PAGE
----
A little more than two weeks ago, I discovered a whole new world through a minor rite of passage. Now that I am 18 years of age, I can contribute to the community by having my opinion make a difference in the town’s future. What is this incredible new experience I ventured, you might ask? I’ll give you a hint, we had a day off from school because it was just that important. You guessed it, voting!

I’m sure voting for an adult, who has been doing it for years, feels that it is pretty ordinary and nothing big should be made out of it, but if it’s your first time, it can be fairly invigorating.

I went into the Clune auditorium lobby at the high school and immediately felt a tidal wave of excitement as well as some nerves come over me. Yeah, in past years I went with my parents to get a lay of the land, but actually being a part of something as vital as local government in a small community can make you weak at the knees.

I stepped in the door and saw the voting booths to my left, the tables sorted by street in front of me and the roped path that I had to travel on and not dare set foot elsewhere, to my right. I walked down the path with each step getting more anxious as I went and at the end of the line, I see music stands holding a sample of the ballots. I briefed myself and prepared to step up to home plate, (but not at the Mets stadium because that was embarrassing).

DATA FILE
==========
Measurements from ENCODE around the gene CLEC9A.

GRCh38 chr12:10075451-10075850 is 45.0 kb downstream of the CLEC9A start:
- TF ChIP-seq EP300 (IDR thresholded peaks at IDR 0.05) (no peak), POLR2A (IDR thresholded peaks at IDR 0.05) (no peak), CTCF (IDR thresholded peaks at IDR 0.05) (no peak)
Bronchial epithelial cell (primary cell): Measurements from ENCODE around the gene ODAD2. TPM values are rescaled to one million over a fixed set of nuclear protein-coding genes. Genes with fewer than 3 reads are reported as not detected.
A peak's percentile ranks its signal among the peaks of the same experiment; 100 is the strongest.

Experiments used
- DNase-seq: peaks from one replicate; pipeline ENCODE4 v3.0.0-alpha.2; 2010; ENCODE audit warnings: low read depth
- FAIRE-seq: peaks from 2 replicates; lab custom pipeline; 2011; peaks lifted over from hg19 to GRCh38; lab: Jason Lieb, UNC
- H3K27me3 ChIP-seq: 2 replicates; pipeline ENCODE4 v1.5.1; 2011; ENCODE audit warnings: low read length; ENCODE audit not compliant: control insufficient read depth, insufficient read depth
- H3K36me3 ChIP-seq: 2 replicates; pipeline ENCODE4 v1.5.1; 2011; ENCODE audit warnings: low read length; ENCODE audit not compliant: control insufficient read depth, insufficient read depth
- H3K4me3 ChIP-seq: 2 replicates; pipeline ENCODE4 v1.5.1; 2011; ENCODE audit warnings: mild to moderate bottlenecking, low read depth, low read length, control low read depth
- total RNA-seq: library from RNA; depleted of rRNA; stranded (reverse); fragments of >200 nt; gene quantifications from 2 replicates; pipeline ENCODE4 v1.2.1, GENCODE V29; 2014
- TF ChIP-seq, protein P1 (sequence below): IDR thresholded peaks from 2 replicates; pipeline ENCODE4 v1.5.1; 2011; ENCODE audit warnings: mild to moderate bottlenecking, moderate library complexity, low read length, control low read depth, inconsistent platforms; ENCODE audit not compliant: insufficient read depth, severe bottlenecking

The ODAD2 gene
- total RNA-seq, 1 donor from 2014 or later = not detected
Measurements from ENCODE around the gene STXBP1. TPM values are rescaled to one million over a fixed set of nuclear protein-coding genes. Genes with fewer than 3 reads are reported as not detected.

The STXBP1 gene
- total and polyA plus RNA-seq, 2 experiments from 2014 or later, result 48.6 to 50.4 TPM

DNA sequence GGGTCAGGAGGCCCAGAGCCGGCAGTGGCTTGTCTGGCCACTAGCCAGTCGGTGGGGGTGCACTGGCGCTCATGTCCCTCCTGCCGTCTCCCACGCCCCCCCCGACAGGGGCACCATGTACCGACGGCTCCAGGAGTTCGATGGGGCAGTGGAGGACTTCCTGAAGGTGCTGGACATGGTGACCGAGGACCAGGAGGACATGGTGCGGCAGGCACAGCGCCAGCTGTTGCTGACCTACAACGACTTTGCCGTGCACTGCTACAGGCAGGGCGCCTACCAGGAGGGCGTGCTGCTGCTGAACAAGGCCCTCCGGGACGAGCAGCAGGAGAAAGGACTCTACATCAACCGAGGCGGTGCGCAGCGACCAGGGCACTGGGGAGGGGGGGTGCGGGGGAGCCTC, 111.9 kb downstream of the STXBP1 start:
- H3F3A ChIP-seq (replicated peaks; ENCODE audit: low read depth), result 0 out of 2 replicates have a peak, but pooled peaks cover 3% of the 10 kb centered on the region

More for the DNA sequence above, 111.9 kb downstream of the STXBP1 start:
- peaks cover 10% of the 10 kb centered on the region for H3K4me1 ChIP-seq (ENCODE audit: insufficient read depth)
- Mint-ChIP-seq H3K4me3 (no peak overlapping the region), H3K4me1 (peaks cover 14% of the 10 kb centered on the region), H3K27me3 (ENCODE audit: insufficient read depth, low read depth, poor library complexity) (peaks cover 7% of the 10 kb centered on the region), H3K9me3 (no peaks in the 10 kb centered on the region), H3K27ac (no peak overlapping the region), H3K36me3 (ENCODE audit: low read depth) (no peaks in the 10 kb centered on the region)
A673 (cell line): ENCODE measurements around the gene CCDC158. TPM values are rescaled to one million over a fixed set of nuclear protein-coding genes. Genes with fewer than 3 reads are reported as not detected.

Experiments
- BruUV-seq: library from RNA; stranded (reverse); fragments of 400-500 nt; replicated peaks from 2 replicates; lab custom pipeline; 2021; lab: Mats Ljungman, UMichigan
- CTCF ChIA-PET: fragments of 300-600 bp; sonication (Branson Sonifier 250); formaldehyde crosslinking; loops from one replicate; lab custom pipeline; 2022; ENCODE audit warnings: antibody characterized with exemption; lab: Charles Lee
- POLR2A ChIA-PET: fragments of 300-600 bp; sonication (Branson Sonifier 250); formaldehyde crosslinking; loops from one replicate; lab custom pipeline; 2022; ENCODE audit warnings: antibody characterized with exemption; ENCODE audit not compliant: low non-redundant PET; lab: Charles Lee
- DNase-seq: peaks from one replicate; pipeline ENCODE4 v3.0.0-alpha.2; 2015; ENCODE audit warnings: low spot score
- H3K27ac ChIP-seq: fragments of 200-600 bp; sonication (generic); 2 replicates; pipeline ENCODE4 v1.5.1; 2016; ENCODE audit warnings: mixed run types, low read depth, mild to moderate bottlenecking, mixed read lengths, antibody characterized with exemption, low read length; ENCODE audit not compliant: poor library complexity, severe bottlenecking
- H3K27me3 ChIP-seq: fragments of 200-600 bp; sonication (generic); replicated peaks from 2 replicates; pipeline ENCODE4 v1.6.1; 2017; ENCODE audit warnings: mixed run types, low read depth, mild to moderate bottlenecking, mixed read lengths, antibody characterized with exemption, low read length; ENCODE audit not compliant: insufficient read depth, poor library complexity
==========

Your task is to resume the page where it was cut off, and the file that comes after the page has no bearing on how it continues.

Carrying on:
I walked up to the table reading “R-Z,” got out identification and the worker gave me my first official ballot of my life. I walked then to an unoccupied voting booth and went to town on that ballot. It was as if I was taking a test. I shielded my paper so no one would copy my answers and I thought long and hard about each choice, like my final grade was depending on it. Bubbling in circles was too relatable to a Scantron as well so that didn’t help my cause either.

As soon as I finished, I capped the pen and walked over to the ballot machine and cautiously slid my ballot towards the mouth as if it was going to be blown up any second. The contraption grasped my hard work by its plastic teeth and yanked it from my hand. As soon as that happened, I was greeted by another worker and was given the famous “I voted” sticker. Putting that sticky paper on my sweater made me one very happy clam.

As many of my fans know, I have an interest in government and politics; therefore I am taking an AP government course this year, and this Election Day was particularly interesting because we just finished a polling project where we were pollsters and we evaluated our findings. But during this process, I realized that many people are unaware of the question I asked or relating to Wilton, who these candidates are and what they stand for. If you ever plan to vote, it is important to learn about the candidates by reading up on them and attending town events hosting these candidates.

But going back to the story, I then walked out of the Clune and vanished into the warm but crisp, election night air, coming as a little boy in his senior year of high school and leaving as a changed man ready for the rest of his life.


Christian Lovallo is a senior at Wilton High School. He shares this column with four classmates.